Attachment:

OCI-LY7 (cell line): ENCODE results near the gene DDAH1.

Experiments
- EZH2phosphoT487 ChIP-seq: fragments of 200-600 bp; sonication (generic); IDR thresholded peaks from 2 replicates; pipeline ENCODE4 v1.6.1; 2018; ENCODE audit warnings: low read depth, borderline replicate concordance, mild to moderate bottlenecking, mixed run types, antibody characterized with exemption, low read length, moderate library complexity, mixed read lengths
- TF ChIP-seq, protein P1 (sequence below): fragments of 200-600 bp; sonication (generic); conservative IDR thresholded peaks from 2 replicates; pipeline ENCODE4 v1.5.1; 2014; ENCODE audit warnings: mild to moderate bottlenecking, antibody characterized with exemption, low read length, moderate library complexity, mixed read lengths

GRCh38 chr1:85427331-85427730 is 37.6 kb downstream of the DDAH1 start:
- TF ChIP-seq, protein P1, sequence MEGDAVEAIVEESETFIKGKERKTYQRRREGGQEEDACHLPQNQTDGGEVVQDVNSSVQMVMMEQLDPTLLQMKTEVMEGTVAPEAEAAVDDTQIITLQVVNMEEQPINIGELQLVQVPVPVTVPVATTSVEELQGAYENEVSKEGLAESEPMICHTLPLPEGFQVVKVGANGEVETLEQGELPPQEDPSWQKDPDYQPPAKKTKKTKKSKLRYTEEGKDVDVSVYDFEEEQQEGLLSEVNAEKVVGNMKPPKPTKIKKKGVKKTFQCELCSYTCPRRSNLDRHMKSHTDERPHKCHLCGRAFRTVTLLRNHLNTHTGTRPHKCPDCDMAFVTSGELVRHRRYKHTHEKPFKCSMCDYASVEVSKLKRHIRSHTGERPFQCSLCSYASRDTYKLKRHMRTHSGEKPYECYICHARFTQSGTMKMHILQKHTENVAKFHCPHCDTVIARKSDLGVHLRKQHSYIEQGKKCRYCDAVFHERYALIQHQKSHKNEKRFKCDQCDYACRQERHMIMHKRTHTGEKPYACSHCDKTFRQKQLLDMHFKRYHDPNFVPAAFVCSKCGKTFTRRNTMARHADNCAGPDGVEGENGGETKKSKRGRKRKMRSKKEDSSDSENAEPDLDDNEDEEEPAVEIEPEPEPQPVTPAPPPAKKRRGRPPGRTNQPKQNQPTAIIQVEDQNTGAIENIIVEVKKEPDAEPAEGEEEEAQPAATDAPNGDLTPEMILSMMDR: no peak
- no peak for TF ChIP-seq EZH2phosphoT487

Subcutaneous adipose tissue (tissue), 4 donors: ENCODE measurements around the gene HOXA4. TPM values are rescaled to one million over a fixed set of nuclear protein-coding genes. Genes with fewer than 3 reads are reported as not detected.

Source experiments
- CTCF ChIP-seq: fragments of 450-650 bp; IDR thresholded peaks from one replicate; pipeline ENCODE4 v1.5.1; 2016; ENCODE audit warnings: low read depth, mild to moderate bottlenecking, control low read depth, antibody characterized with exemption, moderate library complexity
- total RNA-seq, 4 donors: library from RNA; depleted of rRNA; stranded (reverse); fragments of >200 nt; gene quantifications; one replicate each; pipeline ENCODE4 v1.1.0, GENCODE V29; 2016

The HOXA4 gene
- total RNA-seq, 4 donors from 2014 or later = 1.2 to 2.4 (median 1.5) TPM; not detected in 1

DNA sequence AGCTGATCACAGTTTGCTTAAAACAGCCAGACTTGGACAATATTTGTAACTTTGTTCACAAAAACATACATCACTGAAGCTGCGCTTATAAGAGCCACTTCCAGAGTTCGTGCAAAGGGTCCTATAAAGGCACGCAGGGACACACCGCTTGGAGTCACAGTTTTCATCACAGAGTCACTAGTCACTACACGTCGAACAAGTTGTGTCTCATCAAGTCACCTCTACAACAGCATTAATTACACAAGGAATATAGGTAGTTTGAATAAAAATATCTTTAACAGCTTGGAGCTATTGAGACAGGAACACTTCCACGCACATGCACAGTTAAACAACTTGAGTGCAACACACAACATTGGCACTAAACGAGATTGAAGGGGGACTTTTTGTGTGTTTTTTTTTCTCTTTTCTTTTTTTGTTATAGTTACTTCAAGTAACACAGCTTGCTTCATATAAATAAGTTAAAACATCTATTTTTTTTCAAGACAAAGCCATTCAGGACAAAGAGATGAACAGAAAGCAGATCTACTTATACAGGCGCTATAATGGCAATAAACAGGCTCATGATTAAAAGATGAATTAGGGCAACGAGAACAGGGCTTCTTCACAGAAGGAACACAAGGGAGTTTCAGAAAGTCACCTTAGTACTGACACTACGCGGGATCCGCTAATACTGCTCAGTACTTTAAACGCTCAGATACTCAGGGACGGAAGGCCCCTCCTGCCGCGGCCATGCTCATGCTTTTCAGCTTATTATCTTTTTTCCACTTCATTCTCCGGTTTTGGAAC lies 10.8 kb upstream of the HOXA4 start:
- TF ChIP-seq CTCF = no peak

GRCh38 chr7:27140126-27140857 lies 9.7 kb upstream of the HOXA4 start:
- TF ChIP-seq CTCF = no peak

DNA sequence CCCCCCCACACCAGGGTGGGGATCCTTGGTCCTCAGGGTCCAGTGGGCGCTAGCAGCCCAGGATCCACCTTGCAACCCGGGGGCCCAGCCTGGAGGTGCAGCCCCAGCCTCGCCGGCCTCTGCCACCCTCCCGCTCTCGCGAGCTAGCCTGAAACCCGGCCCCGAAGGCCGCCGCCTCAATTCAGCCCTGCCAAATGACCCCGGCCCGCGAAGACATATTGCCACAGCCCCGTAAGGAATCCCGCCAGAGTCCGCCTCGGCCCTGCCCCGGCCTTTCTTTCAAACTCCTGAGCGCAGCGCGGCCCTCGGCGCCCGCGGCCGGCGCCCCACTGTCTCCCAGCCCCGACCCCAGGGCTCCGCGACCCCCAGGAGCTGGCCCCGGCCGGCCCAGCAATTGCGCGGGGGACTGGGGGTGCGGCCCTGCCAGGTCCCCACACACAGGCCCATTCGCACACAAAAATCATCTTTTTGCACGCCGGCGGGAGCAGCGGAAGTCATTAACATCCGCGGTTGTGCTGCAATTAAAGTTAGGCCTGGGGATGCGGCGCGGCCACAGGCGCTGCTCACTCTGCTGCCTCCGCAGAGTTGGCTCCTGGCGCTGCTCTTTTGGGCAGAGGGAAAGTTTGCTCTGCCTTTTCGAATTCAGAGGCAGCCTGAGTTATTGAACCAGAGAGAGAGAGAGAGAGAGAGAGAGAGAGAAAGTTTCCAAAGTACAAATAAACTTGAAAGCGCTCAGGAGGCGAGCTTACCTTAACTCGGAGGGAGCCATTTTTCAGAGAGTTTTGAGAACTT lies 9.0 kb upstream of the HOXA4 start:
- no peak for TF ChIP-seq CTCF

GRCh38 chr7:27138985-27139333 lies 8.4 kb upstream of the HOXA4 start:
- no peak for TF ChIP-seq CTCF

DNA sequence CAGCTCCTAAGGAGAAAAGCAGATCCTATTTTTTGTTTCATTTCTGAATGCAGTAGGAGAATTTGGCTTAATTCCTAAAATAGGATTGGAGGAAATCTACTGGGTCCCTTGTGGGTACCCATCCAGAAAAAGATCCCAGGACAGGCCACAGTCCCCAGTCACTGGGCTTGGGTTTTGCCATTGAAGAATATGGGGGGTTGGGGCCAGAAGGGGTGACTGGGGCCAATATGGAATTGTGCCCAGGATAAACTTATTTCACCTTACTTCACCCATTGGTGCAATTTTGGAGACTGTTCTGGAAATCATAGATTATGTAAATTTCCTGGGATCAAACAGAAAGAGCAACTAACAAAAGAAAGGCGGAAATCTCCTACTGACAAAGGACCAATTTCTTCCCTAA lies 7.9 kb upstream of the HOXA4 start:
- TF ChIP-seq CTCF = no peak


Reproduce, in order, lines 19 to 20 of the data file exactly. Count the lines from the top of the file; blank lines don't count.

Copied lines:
- no peak for TF ChIP-seq CTCF

GRCh38 chr7:27138985-27139333 lies 8.4 kb upstream of the HOXA4 start: